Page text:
Like the Class of 2017, I didn’t really know your class prior to the start of the year. You were juniors when I started at Santa Teresa and I don’t teach juniors, with the exception of a few. I thought, “Are these students going to respect me? Or are they still wondering why Mr. Sheridan isn’t here anymore?” I was fortunate enough to get to know, bond, and create some really fond memories with all of you throughout the year. I wished I had started my career earlier so I could have seen all of you grow from clueless sophomores to mature(?) seniors.
This year I made a conscious effort to have at least 2 personal conversations with each of you. Hence, the self-assessments and exit interviews. I didn’t do enough of that last year except the exit interview, but by then it was too late. Honestly, there are some students from the Class of 2017 whose voices I just can’t recall. I want to genuinely say that I like every single one of you. There was not a single student I didn’t like. Here are some words I would like to leave to each period and other seniors:
Period 2, I call you my “Late Class” because we start every class at 8AM yet we can never really start class on time because of the tardiness. I don’t think we ever had a full class when school started. It’d be surprising if we were able to start on time with 2/3s of the class present. If there was anything that did annoyed me, it was that tardiness. Seriously, at times it’s ridiculous that ⅓ to ½ the class is there when the bell rang. Just don’t keep doing that in the real world or else you’d find yourself out of a job really quick. Nonetheless, we had some pretty good times. A lot of interesting ideas and conversations came out of this class.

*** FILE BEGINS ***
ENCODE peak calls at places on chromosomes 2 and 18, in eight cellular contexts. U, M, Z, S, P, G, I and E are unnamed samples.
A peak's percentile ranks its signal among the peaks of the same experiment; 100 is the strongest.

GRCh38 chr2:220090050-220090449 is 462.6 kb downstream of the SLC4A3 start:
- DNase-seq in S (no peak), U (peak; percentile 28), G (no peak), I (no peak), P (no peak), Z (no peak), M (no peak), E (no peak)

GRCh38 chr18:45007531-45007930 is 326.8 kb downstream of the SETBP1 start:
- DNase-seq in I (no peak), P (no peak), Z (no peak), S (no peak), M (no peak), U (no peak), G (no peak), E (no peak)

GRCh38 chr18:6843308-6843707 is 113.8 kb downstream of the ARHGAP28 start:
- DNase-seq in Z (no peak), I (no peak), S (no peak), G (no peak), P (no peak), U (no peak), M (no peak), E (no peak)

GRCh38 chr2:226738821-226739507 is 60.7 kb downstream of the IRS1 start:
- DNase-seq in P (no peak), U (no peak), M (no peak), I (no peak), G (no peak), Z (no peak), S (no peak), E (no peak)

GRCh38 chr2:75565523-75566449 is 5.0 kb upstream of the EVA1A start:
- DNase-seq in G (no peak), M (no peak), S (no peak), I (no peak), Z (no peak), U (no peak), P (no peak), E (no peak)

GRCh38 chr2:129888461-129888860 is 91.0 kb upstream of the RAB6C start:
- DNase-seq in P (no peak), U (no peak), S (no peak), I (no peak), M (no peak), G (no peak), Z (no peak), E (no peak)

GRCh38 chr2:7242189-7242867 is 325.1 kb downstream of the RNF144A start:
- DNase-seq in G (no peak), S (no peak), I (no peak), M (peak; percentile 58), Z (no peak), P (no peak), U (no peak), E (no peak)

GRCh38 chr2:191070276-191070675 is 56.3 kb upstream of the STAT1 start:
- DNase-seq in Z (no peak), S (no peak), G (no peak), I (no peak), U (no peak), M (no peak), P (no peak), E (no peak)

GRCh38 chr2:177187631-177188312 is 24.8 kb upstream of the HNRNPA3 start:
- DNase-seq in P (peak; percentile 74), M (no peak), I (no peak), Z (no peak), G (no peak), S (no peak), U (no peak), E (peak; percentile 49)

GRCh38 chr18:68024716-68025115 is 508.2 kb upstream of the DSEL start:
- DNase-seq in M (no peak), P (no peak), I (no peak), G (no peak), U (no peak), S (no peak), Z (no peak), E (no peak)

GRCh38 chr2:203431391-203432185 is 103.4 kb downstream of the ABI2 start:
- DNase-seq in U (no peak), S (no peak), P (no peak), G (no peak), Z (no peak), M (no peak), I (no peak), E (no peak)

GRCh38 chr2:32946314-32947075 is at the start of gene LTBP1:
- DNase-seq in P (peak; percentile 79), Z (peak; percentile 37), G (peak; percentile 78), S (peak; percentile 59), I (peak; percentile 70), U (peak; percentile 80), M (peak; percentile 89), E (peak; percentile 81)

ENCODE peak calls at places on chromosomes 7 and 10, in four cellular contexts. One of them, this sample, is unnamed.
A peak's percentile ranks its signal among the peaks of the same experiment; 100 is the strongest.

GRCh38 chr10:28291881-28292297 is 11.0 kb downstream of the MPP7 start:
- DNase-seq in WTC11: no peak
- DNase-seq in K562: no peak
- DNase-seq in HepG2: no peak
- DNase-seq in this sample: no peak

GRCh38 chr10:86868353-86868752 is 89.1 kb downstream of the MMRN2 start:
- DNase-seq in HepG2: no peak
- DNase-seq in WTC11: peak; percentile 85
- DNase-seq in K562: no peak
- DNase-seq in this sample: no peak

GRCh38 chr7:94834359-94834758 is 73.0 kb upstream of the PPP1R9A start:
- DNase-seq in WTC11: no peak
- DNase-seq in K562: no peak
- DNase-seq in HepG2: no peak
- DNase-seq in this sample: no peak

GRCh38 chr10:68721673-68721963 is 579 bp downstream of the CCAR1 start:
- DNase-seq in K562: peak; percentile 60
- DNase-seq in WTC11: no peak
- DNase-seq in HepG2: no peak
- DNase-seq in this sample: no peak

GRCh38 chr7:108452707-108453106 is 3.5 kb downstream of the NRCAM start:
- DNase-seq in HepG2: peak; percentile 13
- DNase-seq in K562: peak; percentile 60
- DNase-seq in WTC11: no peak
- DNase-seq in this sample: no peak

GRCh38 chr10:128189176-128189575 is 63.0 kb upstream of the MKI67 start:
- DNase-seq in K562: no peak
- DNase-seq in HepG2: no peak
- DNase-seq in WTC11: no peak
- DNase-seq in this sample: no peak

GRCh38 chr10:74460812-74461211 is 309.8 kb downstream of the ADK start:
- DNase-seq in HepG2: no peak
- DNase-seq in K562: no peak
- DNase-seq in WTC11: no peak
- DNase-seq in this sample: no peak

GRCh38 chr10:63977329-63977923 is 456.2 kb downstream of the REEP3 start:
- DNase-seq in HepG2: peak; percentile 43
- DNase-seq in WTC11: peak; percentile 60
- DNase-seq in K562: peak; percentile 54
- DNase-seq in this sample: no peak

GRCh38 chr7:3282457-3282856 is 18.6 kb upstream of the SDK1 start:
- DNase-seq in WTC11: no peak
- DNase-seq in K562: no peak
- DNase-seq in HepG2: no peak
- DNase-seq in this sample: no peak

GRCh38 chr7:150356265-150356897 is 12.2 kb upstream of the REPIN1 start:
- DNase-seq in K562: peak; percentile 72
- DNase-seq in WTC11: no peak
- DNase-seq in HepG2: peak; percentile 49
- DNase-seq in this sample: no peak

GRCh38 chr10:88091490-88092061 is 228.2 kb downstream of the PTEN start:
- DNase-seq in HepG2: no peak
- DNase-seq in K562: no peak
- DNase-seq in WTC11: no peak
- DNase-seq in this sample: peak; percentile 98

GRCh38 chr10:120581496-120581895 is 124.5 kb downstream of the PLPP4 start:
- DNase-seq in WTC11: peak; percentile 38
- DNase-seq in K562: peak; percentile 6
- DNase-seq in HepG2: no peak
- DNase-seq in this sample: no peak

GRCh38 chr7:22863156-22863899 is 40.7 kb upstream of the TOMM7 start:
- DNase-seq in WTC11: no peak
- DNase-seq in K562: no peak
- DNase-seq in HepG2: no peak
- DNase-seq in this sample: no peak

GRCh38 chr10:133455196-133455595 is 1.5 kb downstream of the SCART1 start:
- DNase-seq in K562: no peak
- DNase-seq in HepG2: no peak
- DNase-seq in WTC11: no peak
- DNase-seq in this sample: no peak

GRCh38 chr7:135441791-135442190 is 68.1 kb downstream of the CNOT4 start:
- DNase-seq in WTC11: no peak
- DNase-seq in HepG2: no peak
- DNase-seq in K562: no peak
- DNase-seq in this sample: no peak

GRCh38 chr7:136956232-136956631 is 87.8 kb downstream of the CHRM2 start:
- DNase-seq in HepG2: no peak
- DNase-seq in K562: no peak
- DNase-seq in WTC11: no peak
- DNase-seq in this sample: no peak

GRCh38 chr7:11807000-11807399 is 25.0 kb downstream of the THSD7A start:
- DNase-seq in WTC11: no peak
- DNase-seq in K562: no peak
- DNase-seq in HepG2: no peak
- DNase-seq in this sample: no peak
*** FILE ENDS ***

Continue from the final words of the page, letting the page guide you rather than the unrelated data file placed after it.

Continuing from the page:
Period 4, the “Zombie Class.” Man. You’re not a 1st or 2nd period yet your class was so quiet for most of the year. It made me pretty uncomfortable at times. I like rowdy classes. Even during community circles, at least half of you would generally pass. It was hard at times to get a conversation going. It was great seeing how the class started to open up as we entered the 2nd semester. Good times.
Break/Tutorial/Lunch Students, most of you didn’t even have me as a teacher. Over the year, my classroom attracted seniors I don’t have students during break, tutorial, and lunch. Some of you come in because my own seniors, your friends, happen to be there. Others just randomly showed up and stayed. In fact, I ended up developing a stronger relationship with some of you than some of those I have in my class. I wonder a lot of how my classes would have been different if you were in my class.